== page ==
135m People In Africa Have Ear, Hearing Problems- WHO

The World Health Organisation (WHO) has said that an estimated 135 million people in Africa have ear and hearing problems.

WHO Regional Director for Africa, Dr. Matshidiso Moeti made the announcement in her message marking this year’s World Hearing Day.

World Hearing Day is commemorated
on March 3rd yearly to raise awareness of deafness and hearing loss prevention and promote ear and hearing care worldwide. The 2023 World Hearing Day is tagged, “Ear and hearing care for all! Let’s make it a reality.”

Moeti stated that, the burden of ear and hearing problems reflected significant inequalities disproportionately impacting marginalized populations.

She said, “globally, over 1.5 billion people live with ear problems and hearing loss, nearly 80% living in low- and middle-income countries. In Africa, an estimated 135 million people have ear and hearing problems. These numbers are rising. At the current rate, it is likely that by 2050 there could be over 338 million people affected by ear and hearing issues in Africa”.

She lamented that, many people with hearing loss did not know how and where to find help or do not have access to the needed services.

This, she added greatly impact on the lives of those affected, their families, and their communities. Also, the excessive burden of these conditions was also due to the limited number of ear, nose and throat specialists and audiologists available in the countries.

The WHO Boss further disclosed that, in the African Region, nearly US$ 30 billion was lost due to the collective failure to address hearing loss adequately

Moeti also said, over 60% of the common ear diseases and hearing loss could be detected and often managed at the primary level of care. However, in most places, access to ear and hearing care continued to be limited to highly specialized centers and clinics.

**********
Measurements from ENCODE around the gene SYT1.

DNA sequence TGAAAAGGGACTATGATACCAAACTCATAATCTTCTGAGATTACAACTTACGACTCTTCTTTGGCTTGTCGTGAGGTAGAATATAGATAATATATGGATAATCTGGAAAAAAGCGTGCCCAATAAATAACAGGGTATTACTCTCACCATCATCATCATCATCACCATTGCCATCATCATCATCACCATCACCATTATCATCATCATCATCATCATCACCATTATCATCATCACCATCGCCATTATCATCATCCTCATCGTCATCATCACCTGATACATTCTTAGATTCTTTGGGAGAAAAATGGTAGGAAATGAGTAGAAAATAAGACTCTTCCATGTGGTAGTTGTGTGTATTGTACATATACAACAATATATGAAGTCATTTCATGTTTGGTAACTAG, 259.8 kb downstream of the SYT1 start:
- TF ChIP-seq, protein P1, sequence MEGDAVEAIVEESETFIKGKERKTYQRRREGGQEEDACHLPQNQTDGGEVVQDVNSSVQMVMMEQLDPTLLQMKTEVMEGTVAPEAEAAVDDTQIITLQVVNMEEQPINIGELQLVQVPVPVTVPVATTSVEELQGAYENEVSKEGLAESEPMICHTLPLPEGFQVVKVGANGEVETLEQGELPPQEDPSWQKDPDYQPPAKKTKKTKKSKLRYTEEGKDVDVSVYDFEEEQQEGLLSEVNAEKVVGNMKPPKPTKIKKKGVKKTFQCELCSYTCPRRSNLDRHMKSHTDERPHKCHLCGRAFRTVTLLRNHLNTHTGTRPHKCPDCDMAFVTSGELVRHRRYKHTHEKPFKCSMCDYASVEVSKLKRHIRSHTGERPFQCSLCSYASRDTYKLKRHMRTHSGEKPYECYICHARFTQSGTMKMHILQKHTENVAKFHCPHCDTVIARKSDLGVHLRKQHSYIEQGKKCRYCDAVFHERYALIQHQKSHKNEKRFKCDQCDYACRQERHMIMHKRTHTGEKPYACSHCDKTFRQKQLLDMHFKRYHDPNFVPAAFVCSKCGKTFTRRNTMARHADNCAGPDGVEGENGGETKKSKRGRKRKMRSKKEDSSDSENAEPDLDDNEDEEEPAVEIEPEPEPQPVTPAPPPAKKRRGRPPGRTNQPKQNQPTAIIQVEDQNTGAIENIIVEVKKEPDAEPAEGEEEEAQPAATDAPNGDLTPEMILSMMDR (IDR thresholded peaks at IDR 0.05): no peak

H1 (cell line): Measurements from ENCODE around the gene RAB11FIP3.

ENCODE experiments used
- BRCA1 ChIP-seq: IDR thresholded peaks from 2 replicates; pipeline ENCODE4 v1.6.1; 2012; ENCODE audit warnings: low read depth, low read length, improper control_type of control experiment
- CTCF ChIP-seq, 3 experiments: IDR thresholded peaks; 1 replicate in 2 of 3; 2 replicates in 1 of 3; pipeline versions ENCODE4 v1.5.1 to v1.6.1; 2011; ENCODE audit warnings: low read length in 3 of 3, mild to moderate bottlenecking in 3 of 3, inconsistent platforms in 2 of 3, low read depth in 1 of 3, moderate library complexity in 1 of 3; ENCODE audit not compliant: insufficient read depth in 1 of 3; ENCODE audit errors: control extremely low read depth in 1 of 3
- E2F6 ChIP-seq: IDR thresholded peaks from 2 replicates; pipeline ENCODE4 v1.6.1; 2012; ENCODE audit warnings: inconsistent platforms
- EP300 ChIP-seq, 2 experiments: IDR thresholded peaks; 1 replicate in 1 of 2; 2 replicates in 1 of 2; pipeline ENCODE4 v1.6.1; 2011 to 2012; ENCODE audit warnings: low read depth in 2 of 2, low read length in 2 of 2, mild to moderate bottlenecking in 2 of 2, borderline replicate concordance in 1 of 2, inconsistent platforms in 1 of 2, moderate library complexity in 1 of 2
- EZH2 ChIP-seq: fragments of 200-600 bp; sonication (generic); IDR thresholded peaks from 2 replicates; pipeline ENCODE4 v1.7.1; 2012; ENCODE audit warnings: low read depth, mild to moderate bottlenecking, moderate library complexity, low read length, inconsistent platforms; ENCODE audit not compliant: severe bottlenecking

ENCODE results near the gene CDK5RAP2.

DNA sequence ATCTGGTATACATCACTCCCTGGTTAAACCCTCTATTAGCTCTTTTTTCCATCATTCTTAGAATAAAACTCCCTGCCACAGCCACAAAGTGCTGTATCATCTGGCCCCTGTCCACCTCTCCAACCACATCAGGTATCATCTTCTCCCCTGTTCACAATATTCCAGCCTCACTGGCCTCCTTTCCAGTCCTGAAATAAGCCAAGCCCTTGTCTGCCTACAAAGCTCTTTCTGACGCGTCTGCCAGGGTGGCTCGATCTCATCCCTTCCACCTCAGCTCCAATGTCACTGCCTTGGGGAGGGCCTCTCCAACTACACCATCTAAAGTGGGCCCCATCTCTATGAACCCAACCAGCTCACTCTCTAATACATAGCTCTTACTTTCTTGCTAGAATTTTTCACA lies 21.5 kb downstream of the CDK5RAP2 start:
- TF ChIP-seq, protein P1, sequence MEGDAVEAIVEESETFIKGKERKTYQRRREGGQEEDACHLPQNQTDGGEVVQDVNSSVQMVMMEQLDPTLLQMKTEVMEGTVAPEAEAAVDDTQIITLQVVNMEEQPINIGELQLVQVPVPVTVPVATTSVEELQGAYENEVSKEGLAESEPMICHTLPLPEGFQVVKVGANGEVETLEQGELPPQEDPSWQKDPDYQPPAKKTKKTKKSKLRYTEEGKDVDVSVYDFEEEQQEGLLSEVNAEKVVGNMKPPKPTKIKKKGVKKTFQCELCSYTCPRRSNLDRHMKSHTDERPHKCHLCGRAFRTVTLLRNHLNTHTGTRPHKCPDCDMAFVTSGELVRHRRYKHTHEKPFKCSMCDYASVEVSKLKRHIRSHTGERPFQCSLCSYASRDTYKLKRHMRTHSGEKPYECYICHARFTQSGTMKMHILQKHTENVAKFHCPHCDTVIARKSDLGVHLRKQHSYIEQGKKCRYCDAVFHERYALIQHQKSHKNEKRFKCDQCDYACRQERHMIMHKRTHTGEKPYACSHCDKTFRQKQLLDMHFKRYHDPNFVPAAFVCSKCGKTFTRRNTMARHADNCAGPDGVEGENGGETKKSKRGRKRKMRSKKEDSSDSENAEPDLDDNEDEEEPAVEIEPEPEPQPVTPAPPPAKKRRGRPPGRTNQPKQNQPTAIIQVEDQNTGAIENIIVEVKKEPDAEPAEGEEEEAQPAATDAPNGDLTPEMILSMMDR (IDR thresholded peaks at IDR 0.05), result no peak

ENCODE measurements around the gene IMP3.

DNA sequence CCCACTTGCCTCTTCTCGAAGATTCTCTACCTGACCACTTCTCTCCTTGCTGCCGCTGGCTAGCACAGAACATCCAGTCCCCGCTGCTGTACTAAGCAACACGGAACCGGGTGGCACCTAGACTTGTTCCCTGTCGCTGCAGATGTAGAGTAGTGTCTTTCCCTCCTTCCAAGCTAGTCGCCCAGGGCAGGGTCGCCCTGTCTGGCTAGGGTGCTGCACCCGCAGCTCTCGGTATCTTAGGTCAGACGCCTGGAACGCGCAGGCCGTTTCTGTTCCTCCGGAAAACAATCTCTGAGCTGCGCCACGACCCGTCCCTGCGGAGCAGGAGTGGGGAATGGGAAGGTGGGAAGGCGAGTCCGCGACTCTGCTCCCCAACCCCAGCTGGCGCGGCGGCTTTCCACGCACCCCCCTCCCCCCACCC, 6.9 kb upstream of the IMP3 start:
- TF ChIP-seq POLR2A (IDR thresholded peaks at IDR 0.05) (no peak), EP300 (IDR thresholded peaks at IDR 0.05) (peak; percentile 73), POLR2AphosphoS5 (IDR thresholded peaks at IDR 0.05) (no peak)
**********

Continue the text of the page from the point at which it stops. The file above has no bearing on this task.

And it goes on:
She informed that it was important to address these conditions across the continuum of care for people needing these services who must seek specialized services, often in distant hospitals.

Correspondingly, the health expert stated that integrating ear and hearing care into primary care services was possible through training and capacity building at this level to address the challenges.

She said it was possible to ensure these services by training a non-specialist workforce that serve as the first point of contact for the communities:

“To facilitate such integration, we have launched a ‘Primary ear and hearing care training manual’ that is intended to inform doctors, nurses, and other health workers. We have no doubt this manual will benefit people and help countries move towards the goal of universal health coverage.

“Therefore, I encourage governments to prioritize ear and hearing care health programmes as part of their noncommunicable diseases and universal healthcare agendas and increase their campaign, political and financial commitment. Increasing newborn hearing screening services as well as the effective accessibility of hearing aid technology, are critical starting points.

“To patients suffering from ear and hearing conditions and the public, I recommend that you learn more about these conditions and seek care when needed, including promoting hearing screening services.

“I urge all stakeholders to unite and act on the above recommendations, integrating ear and hearing care services into district health systems and primary health care”, Moeti said.

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